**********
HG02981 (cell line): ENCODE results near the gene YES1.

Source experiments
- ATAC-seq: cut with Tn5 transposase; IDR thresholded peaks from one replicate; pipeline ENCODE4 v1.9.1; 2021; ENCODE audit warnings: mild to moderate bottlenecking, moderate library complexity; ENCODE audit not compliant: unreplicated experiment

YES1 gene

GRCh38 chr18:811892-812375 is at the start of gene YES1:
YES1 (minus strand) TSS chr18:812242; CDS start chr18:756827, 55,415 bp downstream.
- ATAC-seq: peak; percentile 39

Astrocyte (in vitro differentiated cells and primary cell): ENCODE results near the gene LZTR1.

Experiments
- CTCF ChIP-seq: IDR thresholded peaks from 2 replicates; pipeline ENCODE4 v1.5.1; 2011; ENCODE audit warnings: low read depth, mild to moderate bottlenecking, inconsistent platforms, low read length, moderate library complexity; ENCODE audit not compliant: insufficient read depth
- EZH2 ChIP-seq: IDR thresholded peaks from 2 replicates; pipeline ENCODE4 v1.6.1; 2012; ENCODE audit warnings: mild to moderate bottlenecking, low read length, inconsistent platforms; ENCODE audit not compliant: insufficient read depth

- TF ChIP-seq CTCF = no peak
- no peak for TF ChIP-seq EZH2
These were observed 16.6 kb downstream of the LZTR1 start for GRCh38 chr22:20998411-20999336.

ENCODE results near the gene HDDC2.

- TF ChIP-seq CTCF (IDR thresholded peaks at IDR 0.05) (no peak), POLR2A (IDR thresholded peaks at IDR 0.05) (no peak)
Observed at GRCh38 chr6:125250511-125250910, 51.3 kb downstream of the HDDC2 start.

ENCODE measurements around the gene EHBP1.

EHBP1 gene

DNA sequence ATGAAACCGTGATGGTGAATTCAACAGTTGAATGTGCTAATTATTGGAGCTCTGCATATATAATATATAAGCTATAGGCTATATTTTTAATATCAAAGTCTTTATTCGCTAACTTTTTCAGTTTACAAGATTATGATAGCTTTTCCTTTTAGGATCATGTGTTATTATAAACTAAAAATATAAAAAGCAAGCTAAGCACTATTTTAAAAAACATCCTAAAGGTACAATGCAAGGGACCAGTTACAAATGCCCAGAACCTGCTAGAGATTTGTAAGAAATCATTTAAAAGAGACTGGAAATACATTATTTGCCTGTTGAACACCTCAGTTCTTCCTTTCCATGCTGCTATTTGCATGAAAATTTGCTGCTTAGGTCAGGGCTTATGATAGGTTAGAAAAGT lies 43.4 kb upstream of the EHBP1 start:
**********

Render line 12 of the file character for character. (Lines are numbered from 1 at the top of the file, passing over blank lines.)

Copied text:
- TF ChIP-seq CTCF = no peak